Throughout 240 years of our nation’s history, nothing politically is more important to Americans than who is elected president.
With the Republican Party political caucuses Saturday, the Democrats’ caucuses coming up on March 26 and the Washington presidential primary coming up May 24, I want to talk with you about how we nominate candidates for president.
While our state is nationally recognized for being on the cutting edge of reforming the election system to have more inclusive, informed and accessible voting, this is an appalling exception.
The United States has a decentralized system of elections. Each state decides how it is going to carry out the presidential nominating process. Over the past half century, most states have reformed their process to move away from the archaic political party caucus system to letting the people have a direct, secret vote in presidential primaries.
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Washington did this in 1989. A popular initiative to the Legislature, with unprecedented grassroots support, was adopted overwhelmingly by the Legislature.
There were compelling reasons behind this reform.
Political parties’ caucuses
are 19th century creatures from the smoke-filled-room era of party bosses. They are premised on the idea that party insiders gather in precinct caucuses, then county and state conventions to elect delegates. It is very easy for party leaders or presidential campaigns to manipulate the caucuses and conventions.
These are exclusive processes. In terms of the caucus system in presidential years, by far the most money, time, talent and candidate availability goes into the Iowa caucuses. Yet, this year the voter turnout was a paltry 15.7 percent. A couple weeks later, the New Hampshire presidential primary was held and 62.2 percent of their voters participated. That is an extraordinary difference.
In Washington, our party caucuses average 7 percent turnout, while our presidential primary averages 42 percent turnout.
You’re probably wondering why caucus turnout is so low. First, you have to show up at one time on one day to participate. That automatically eliminates sizable portions of our population who are working, out of town, serving in the military, working or traveling overseas and ill, or taking care of sick children.
Second, there are people who feel uncomfortable arguing or even politely discussing their presidential preferences with people in their neighborhoods. This is particularly true for people with English as a second language and people with disabilities. Most people simply feel that it’s none of their neighbors’ business whom they support.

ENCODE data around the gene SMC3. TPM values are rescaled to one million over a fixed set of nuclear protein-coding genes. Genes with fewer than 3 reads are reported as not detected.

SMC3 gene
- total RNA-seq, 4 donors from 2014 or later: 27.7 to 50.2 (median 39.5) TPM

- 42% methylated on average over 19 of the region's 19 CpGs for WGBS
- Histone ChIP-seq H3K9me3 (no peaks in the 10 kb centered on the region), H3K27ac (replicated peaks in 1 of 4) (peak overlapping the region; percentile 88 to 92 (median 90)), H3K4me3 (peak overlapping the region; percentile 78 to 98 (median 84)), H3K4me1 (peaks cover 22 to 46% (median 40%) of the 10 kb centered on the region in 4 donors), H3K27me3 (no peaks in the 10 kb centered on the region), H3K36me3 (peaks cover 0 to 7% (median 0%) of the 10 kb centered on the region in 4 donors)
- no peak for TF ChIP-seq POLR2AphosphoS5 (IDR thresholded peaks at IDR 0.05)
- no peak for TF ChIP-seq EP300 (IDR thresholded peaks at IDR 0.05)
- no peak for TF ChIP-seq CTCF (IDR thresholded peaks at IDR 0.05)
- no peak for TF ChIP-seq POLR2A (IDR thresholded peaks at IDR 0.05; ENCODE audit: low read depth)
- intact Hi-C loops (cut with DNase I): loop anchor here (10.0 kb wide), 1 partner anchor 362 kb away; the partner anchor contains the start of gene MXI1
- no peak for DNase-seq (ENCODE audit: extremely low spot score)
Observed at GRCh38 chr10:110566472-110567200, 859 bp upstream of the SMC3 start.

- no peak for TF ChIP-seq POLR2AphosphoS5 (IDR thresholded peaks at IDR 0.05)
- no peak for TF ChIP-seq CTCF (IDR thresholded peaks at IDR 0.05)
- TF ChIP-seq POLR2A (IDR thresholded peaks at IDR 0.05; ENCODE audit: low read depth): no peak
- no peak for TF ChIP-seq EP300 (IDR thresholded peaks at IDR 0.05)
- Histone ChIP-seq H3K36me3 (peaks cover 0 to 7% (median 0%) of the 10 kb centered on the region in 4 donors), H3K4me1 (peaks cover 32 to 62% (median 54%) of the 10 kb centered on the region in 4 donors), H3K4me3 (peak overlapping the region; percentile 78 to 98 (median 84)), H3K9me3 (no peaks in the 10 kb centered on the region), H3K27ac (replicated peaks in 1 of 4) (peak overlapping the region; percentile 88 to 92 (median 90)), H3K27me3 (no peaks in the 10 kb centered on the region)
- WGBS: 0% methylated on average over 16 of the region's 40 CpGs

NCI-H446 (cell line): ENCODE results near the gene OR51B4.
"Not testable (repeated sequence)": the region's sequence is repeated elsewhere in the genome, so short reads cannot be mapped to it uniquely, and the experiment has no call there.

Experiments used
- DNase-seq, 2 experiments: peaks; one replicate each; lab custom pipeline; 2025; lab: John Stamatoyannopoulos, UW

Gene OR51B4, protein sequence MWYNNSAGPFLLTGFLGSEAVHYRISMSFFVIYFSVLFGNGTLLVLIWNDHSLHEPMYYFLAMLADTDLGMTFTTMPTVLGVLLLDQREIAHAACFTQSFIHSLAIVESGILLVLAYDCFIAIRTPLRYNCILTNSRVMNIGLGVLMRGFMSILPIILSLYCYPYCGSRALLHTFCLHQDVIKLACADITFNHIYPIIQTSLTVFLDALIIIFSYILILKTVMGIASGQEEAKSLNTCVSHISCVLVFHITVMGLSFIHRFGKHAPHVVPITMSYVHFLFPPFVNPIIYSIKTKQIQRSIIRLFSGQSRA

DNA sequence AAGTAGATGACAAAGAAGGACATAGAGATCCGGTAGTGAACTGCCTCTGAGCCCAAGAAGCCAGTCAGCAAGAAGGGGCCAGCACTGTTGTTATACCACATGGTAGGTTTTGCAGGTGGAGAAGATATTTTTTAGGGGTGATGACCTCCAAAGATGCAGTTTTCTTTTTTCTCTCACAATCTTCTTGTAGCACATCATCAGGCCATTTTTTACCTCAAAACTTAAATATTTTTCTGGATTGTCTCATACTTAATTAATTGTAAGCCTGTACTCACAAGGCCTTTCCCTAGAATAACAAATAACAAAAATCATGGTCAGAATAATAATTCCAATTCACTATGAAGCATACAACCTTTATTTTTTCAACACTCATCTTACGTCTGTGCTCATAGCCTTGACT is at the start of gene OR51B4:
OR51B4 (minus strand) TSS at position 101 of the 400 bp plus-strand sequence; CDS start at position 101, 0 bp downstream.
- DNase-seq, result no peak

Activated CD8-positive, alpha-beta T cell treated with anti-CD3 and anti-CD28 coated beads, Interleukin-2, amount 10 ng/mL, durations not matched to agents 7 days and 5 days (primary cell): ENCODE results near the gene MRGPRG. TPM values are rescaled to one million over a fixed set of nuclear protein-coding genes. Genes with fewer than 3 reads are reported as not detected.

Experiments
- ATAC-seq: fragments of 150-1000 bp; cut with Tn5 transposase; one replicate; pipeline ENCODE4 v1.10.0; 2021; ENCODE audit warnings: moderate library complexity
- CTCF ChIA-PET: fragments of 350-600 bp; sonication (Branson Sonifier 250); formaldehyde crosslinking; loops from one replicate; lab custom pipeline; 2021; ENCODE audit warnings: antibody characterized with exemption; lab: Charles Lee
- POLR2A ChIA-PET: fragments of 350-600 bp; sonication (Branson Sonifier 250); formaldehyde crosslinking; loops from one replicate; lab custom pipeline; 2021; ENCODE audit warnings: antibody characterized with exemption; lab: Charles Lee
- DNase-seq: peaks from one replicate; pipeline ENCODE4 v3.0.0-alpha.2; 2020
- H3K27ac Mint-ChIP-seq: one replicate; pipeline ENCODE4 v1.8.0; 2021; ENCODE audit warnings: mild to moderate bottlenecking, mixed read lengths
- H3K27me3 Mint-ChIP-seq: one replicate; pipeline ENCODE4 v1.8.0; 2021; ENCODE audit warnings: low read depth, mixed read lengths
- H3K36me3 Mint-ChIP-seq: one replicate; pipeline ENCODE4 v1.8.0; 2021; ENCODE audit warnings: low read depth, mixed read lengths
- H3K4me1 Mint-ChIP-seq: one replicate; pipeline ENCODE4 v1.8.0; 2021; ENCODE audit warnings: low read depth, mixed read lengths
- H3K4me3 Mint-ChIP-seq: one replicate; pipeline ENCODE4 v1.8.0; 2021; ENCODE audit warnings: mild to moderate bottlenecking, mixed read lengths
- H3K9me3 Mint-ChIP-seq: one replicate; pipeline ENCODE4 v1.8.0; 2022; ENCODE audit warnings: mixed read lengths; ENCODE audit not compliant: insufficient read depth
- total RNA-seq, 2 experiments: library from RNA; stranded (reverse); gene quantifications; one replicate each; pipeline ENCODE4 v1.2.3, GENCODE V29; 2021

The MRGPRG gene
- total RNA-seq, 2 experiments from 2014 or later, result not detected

On the other hand, presidential primaries are conducted like any other election – other than having to pick a Democratic or Republican ballot. The ballots are mailed out 20 days before the election. Voters can mail them or use drop boxes at any time. They vote a secret ballot in private. They can take their time and study the candidates.
And now the bad news.
As your longtime Thurston County auditor and secretary of state for 12 years, I was deeply disappointed — perhaps even shocked — how the political parties decided to ignore the will of the people and their elected representatives.
With the Republicans, it was usually partial ignoring. They decided to honor the presidential primary by determining 50 percent of the delegates most presidential years. This year, state GOP chair Susan Hutchison deserves considerable credit and commendation for leading her party to accept the presidential primary results for determining 100 percent of their delegates to the national convention.
The Democrats, on the other hand, have never honored the vote of the people. As far as I know, there is no other state in the nation where a political party chooses to ignore the people’s vote and uses the more exclusive caucus/convention system to determine whom their delegates support at the national convention. In my opinion, that’s an atrocity. If you are a Democrat, you need to speak up.
To compound the problem, this year the Democrats, for the first time, also decided to make Washingtonians’ votes less meaningful by not moving the presidential primary up on the election calendar.
For 240 years, we have been the world’s great success story for representative democracy. Let’s move forward in this state and allow that democracy to work in an unfettered fashion for the presidential nominating process.
Republican Sam Reed, who served three terms as Washington secretary of state and 23 years as Thurston County auditor, is a member of the 2016 Olympian Board of Contributors.